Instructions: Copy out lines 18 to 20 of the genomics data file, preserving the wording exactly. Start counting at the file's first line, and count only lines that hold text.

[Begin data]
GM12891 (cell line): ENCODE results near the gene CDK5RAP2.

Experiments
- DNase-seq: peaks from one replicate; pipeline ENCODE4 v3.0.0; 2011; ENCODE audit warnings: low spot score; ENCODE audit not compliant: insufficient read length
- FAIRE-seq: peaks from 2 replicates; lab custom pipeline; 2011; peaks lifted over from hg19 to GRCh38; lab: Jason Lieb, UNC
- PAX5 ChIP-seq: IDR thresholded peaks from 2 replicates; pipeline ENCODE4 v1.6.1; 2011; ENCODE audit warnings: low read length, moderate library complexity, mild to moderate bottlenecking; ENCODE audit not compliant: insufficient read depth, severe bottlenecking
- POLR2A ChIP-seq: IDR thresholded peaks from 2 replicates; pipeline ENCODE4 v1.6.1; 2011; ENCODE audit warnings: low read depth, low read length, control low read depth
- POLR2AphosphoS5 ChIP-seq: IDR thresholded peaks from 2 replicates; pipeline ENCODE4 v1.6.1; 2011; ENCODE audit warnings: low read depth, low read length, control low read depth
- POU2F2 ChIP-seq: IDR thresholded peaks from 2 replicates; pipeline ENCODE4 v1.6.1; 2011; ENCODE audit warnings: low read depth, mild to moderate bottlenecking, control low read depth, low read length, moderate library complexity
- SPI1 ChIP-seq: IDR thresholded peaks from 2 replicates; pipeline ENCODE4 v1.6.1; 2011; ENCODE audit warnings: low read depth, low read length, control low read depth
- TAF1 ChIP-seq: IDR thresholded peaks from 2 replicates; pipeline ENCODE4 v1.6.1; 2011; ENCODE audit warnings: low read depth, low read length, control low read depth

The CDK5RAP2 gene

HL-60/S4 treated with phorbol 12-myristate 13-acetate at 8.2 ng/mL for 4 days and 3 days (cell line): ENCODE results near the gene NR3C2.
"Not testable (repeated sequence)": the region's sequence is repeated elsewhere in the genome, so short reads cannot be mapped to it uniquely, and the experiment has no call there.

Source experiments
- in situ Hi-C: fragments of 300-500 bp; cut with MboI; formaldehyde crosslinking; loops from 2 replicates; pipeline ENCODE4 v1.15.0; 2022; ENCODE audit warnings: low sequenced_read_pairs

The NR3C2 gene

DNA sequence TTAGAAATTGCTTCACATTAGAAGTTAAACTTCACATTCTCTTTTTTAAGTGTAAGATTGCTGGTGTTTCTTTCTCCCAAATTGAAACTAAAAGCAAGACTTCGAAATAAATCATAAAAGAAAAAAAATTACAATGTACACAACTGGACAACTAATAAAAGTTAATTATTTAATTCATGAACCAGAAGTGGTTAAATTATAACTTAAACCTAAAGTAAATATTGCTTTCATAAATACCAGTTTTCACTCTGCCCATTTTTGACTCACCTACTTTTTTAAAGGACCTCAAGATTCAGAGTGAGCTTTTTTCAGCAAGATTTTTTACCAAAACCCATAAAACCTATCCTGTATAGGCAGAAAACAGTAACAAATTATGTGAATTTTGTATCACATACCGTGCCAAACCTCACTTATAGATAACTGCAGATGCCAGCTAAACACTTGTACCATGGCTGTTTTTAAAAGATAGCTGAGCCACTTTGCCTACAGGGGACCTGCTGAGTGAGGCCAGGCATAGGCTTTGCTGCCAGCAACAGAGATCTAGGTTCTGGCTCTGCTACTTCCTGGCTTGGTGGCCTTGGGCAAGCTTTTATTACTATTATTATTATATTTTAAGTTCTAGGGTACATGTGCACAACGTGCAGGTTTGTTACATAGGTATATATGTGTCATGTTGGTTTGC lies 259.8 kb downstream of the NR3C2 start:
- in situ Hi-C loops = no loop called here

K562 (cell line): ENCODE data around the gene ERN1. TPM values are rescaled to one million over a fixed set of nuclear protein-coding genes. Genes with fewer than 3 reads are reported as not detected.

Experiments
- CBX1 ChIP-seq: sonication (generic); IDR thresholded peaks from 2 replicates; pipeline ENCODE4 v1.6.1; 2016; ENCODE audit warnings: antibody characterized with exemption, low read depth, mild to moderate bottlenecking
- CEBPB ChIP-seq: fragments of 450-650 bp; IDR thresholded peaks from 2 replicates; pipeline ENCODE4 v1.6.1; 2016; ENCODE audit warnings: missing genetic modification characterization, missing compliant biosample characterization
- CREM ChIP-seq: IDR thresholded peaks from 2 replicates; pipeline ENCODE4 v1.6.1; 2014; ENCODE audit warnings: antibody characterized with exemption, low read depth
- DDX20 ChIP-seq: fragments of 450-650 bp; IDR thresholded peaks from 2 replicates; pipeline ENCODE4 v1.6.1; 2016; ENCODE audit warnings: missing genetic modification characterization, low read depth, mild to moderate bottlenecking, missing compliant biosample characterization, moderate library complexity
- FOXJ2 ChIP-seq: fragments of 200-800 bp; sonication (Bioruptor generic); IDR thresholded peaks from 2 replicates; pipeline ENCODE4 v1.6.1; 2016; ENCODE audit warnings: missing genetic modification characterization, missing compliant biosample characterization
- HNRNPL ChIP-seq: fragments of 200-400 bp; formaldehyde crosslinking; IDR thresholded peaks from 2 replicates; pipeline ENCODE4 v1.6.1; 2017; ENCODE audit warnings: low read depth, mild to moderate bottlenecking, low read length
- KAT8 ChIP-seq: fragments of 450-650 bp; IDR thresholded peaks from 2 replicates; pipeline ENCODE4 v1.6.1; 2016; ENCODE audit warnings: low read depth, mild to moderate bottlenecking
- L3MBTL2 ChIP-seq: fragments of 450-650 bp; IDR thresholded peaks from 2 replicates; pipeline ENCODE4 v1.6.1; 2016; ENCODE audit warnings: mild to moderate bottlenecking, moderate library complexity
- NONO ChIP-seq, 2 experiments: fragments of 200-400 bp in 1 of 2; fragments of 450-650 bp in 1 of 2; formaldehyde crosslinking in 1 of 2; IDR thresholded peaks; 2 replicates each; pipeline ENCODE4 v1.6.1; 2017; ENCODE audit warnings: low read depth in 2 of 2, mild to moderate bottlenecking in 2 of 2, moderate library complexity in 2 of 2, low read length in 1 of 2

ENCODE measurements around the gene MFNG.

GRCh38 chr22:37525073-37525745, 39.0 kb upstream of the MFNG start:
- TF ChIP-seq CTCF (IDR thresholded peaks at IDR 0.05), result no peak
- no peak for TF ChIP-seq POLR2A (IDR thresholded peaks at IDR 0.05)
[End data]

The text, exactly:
- in situ Hi-C loops = no loop called here

K562 (cell line): ENCODE data around the gene ERN1. TPM values are rescaled to one million over a fixed set of nuclear protein-coding genes. Genes with fewer than 3 reads are reported as not detected.

Experiments